Today, U.S. port facilities rely as much upon networked computer and control systems as they do upon stevedores to ensure the flow of maritime commerce that the economy, homeland, and national security depend upon. Yet, unlike other sectors of critical infrastructure, little attention has been paid to the networked systems that undergird port operations. No cybersecurity standards have been promulgated for U.S. ports, nor has the U.S. Coast Guard, the lead federal agency for maritime security, been granted cybersecurity authorities.
The potential consequences of even a minimal disruption of the flow of goods in U.S. ports would be high. The zero-inventory, just-in-time delivery system that sustains the flow of U.S. commerce would grind to a halt in a matter of days; shelves at grocery stores and gas tanks at service stations would run empty. A cyber disruption affecting energy supplies would likely send a shockwave through the U.S. and global economy.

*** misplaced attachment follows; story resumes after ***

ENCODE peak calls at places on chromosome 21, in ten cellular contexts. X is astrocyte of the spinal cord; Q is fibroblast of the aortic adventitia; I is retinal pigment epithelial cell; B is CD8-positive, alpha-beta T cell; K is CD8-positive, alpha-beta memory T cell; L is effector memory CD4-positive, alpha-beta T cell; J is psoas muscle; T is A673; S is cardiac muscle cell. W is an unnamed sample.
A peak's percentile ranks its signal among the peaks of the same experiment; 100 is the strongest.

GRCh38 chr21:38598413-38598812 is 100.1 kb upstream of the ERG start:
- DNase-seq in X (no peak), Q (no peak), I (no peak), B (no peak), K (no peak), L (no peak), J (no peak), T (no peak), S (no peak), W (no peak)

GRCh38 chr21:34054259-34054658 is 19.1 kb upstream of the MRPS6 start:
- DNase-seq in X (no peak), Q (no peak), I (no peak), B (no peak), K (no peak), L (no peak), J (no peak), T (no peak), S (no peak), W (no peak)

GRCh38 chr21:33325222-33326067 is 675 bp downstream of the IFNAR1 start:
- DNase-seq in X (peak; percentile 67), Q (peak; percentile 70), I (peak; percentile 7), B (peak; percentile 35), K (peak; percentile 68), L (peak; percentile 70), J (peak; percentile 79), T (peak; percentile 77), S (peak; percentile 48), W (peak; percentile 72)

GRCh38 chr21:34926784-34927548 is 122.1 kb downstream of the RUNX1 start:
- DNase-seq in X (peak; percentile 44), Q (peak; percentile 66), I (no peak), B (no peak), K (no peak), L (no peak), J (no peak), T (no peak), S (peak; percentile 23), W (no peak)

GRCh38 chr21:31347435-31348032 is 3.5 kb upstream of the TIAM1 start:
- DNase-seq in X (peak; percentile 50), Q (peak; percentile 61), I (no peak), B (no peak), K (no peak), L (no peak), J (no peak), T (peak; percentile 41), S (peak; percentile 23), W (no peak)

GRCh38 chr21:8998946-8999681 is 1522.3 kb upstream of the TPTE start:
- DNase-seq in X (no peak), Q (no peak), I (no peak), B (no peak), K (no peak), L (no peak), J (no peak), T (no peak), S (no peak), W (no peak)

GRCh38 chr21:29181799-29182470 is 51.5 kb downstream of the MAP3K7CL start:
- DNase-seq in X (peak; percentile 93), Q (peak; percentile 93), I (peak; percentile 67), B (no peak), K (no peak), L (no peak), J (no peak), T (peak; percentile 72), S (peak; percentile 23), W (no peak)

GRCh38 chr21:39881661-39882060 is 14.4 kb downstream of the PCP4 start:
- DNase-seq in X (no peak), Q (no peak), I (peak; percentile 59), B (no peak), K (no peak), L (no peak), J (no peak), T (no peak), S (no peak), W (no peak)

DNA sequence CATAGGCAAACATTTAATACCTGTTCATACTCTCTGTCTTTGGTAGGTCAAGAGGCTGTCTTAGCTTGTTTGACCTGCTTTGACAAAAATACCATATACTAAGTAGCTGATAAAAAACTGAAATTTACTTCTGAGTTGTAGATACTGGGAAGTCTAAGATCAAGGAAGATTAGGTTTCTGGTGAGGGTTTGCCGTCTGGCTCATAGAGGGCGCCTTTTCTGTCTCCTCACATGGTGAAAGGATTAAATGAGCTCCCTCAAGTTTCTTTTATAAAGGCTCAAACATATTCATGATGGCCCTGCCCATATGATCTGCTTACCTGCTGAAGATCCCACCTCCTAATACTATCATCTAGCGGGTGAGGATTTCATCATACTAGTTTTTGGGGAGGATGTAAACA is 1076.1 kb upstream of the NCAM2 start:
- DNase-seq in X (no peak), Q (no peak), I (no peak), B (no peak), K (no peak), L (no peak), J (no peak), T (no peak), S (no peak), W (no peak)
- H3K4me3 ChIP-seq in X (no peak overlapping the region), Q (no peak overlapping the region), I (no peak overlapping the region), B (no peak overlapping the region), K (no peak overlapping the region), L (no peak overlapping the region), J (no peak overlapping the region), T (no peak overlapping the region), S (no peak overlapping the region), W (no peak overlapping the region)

Given the absence of standards and authorities, this paper explores the current state of cybersecurity awareness and culture in selected U.S. port facilities. The use of the post-9/11 Port Security Grant Program (PSGP), administered by the Federal Emergency Management Agency, is also examined to see whether these monies are being used to fund cybersecurity projects.
The U.S. still has some leverage over China, because China clearly wants a deal. ... U.S. financial markets also seem to have been boosted by the prospects of a U.S.-China trade deal, so I think it could have a negative effect on both financial markets and economic activity in both countries if a deal is not struck